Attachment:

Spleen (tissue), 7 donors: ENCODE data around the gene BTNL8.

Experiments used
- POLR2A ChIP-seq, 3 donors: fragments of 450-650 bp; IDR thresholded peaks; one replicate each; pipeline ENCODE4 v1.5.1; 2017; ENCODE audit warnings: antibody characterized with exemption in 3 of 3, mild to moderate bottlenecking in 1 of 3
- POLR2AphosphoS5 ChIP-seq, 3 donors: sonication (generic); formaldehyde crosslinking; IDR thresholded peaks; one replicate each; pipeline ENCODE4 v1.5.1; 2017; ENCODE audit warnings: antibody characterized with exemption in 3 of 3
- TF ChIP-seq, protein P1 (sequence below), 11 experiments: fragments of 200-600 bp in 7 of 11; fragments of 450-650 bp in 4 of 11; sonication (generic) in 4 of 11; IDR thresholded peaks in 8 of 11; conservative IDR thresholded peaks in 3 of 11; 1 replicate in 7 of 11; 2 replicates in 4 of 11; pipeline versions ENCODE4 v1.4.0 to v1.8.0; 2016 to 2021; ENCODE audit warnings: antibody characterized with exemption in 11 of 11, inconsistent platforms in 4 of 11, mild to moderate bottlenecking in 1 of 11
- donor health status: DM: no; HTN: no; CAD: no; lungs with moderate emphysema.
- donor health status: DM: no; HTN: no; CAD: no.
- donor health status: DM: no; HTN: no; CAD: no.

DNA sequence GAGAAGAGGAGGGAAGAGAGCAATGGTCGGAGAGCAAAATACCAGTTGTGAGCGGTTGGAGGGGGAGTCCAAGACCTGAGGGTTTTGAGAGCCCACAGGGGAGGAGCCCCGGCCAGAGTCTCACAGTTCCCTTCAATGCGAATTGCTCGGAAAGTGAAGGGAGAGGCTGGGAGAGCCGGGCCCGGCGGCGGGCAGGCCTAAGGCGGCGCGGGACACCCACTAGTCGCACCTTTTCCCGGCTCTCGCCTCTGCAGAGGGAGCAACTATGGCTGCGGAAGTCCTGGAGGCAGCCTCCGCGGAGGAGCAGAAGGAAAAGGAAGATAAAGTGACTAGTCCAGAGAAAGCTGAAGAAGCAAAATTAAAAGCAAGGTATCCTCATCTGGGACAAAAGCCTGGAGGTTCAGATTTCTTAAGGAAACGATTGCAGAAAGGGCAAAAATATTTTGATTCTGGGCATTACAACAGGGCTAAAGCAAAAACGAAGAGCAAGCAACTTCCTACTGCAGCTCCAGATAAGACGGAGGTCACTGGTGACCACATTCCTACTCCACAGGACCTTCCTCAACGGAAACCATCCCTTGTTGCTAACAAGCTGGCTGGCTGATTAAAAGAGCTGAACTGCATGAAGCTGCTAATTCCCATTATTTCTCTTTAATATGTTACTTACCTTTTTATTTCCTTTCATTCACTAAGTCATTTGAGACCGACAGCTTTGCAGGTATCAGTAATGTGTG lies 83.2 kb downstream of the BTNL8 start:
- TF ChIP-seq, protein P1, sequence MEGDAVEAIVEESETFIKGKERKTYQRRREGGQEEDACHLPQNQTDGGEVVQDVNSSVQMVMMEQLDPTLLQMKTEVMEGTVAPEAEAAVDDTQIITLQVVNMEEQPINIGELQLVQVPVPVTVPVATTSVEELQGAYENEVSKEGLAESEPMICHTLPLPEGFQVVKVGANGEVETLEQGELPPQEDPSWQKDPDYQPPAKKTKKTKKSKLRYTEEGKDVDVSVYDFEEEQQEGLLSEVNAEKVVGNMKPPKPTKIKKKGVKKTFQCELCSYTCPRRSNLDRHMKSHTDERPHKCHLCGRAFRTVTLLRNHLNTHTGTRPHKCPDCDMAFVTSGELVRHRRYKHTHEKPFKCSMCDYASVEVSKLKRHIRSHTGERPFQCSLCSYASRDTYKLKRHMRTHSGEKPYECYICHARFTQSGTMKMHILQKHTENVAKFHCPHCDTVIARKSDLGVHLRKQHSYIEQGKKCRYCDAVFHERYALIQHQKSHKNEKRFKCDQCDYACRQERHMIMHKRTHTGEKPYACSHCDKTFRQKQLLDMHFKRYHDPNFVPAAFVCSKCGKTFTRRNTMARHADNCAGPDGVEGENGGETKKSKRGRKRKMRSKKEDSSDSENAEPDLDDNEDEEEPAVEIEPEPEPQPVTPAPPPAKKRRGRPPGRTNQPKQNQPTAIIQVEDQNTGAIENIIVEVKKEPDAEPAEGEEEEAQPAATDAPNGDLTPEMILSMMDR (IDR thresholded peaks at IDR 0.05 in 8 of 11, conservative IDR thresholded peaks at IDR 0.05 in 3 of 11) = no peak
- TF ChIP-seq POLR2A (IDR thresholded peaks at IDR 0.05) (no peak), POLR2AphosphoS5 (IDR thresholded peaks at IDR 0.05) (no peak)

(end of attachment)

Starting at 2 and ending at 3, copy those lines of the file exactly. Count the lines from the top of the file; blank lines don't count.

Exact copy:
Experiments used
- POLR2A ChIP-seq, 3 donors: fragments of 450-650 bp; IDR thresholded peaks; one replicate each; pipeline ENCODE4 v1.5.1; 2017; ENCODE audit warnings: antibody characterized with exemption in 3 of 3, mild to moderate bottlenecking in 1 of 3